Dane County officials plan this fall to revive a difficult community discussion about how to keep enough water in Lake Mendota to satisfy boaters without risking another flood like the one that shut down streets and damaged homes and vehicles last month.
But some would like faster action. A leading local flooding scientist says talks need to start sooner so decisions are driven by fresh memories of flood damage and worries about a catastrophic Tenney dam failure as the lake rose.
Some experts are speaking out about lowering Lake Mendota and taking other steps to protect downstream areas as the climate becomes wetter.
And on Friday, Madison Mayor Paul Soglin also addressed the issue, expressing frustration at the prospect of a lengthy study and discussion.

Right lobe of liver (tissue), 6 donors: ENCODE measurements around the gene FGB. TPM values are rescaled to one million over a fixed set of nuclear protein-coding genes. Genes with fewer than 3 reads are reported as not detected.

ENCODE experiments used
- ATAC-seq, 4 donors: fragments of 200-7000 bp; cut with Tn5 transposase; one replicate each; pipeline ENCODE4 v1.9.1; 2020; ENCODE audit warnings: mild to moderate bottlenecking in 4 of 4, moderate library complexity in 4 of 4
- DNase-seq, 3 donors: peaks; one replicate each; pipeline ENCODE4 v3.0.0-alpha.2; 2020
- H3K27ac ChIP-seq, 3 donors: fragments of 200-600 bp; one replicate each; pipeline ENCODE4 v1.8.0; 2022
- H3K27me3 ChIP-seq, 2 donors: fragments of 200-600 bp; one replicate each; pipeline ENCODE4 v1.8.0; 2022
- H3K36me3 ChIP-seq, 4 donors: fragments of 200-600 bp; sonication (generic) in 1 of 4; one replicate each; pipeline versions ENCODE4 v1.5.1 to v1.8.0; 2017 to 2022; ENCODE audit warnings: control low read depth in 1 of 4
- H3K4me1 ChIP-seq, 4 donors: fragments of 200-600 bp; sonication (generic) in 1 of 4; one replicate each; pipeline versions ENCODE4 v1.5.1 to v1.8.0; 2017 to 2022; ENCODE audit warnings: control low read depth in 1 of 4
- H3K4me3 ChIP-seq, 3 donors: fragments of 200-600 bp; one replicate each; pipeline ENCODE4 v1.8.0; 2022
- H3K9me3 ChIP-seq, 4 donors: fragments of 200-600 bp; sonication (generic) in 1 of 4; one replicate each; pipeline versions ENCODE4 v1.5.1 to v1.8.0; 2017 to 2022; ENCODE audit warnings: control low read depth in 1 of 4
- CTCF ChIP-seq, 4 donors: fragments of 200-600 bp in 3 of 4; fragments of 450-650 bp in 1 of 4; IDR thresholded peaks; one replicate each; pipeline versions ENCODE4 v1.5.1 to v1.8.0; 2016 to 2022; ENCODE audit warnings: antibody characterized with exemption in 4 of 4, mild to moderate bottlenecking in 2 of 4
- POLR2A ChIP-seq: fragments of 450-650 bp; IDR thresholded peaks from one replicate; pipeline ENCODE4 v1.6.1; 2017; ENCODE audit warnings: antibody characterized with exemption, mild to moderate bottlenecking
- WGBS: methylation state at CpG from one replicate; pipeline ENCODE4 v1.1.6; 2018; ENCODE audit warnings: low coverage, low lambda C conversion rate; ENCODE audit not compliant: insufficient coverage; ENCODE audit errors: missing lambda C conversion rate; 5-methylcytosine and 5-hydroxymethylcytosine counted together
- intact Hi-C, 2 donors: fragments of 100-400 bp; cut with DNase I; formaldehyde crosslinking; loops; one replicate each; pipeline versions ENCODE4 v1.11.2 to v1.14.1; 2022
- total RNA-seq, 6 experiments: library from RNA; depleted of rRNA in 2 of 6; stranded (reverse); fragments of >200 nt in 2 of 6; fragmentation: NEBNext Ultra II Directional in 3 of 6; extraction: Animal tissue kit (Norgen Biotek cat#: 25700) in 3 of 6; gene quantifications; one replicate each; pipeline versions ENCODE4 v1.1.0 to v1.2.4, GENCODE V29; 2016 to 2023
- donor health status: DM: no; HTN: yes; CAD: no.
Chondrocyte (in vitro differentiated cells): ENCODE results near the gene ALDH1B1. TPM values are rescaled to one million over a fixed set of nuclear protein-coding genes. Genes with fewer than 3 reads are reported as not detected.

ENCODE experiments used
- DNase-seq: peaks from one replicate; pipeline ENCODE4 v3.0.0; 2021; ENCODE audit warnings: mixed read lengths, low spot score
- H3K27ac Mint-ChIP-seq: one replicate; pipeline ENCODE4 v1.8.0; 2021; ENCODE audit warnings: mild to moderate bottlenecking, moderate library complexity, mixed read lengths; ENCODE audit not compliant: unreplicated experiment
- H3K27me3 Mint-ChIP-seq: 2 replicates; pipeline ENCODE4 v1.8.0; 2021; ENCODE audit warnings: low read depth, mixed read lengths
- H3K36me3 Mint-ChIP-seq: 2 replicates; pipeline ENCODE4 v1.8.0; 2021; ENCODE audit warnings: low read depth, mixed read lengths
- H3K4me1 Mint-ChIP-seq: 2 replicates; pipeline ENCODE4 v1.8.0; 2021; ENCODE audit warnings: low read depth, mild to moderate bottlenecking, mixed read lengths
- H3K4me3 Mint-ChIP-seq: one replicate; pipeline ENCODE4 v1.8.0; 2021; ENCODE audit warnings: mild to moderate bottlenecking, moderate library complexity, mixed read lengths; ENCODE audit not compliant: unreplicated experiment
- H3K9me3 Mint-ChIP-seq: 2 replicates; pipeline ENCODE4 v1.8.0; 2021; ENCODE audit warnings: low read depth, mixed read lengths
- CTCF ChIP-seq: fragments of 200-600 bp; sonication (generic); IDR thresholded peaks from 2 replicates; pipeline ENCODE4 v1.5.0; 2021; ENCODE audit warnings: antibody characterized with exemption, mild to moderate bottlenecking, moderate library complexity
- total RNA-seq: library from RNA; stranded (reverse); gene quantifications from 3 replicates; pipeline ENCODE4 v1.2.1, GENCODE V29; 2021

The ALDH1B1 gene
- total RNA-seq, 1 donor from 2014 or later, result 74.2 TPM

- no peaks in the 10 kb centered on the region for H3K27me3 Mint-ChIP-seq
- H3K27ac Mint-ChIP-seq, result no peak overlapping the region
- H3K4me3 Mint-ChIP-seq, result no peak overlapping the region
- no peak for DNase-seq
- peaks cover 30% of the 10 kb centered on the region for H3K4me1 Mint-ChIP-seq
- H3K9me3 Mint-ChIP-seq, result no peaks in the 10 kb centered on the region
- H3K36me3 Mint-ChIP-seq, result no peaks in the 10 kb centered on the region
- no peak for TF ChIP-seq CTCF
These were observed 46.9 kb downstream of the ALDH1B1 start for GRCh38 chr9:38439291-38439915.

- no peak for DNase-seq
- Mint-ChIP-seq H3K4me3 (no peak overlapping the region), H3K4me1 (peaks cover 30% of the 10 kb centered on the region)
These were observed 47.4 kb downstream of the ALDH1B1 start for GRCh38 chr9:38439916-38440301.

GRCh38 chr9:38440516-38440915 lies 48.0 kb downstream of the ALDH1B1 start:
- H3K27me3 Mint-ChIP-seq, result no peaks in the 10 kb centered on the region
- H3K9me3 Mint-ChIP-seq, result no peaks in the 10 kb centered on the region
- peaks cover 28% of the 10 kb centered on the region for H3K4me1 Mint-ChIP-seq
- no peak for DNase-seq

“It’s a yes-or-no question,” Soglin said. “We either make a commitment to lower the lake a foot or we don’t.”
Lake Mendota property owners have opposed lowering the lake because shallower water would mean higher costs to extend piers farther from shore to protect boat propellers and keels from damage.
Downstream residents and conservationists want the lake lowered. When rain and runoff fill the lake too high, water needs to be released to prevent a dam failure. When water is released quickly, flooding occurs along the Yahara River and its smaller downstream lakes.
“Maybe (more study) is needed to convince really dense people to lower the lake level a foot,” Soglin said. “Our engineers (and state) engineers all know that if we keep Lake Mendota down a foot toward the lower end of the spectrum that even the kind of storm we had on Aug. 20 would not cause a problem.”